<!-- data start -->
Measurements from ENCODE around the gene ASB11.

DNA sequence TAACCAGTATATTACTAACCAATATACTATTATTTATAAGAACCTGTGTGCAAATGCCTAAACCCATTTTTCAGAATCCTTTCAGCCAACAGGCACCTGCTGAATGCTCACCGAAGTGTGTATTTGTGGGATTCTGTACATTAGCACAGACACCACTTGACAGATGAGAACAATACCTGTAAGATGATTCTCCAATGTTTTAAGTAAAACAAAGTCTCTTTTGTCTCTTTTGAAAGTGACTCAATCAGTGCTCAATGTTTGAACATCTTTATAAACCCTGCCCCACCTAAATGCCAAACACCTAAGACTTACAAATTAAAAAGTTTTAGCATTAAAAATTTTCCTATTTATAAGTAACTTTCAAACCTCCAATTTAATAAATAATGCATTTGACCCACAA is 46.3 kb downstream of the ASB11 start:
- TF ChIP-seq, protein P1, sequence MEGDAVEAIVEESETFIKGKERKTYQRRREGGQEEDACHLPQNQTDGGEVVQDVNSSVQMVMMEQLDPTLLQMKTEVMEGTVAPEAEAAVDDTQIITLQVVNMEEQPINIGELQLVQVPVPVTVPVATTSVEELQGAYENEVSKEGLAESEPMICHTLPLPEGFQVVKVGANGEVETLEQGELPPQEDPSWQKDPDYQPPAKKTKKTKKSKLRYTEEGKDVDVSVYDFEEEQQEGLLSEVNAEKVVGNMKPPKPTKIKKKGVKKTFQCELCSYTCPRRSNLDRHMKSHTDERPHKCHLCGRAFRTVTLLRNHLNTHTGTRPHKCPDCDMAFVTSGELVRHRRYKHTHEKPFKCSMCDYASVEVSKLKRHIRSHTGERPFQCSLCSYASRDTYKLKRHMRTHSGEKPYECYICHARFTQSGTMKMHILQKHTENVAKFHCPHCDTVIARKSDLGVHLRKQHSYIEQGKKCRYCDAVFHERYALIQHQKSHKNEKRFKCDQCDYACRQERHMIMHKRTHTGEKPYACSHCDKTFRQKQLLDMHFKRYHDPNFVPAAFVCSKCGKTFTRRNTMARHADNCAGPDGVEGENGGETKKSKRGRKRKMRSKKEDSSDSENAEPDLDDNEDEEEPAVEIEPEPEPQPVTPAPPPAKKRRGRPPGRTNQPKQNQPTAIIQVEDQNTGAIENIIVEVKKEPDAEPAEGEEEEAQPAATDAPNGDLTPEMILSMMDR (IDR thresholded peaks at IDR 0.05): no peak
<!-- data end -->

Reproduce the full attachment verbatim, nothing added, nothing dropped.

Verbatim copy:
Measurements from ENCODE around the gene ASB11.

DNA sequence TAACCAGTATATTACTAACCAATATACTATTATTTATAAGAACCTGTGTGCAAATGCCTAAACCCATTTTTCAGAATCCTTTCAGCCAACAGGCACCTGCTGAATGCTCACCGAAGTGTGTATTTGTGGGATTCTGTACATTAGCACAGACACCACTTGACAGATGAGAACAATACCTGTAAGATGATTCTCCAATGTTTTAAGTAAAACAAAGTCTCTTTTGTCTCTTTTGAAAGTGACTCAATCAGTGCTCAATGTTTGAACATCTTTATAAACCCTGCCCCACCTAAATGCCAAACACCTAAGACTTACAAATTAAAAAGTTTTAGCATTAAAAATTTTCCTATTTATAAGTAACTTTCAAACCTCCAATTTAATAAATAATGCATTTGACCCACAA is 46.3 kb downstream of the ASB11 start:
- TF ChIP-seq, protein P1, sequence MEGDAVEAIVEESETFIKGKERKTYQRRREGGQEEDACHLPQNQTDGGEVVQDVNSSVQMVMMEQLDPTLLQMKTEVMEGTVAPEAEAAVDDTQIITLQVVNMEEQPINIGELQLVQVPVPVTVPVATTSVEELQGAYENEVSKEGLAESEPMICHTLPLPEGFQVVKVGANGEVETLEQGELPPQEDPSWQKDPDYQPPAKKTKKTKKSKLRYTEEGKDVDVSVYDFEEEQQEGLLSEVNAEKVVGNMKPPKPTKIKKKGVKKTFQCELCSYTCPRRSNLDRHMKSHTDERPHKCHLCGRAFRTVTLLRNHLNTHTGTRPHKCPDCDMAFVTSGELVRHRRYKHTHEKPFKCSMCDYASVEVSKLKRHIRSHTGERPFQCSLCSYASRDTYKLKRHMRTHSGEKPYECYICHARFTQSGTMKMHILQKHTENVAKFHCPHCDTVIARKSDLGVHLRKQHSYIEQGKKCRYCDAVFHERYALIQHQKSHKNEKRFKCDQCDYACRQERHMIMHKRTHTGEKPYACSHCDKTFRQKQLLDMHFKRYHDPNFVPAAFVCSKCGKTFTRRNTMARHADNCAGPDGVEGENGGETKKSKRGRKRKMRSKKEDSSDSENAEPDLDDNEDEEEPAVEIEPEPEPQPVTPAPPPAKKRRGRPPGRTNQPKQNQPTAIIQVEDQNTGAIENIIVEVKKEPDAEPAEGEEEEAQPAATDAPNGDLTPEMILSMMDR (IDR thresholded peaks at IDR 0.05): no peak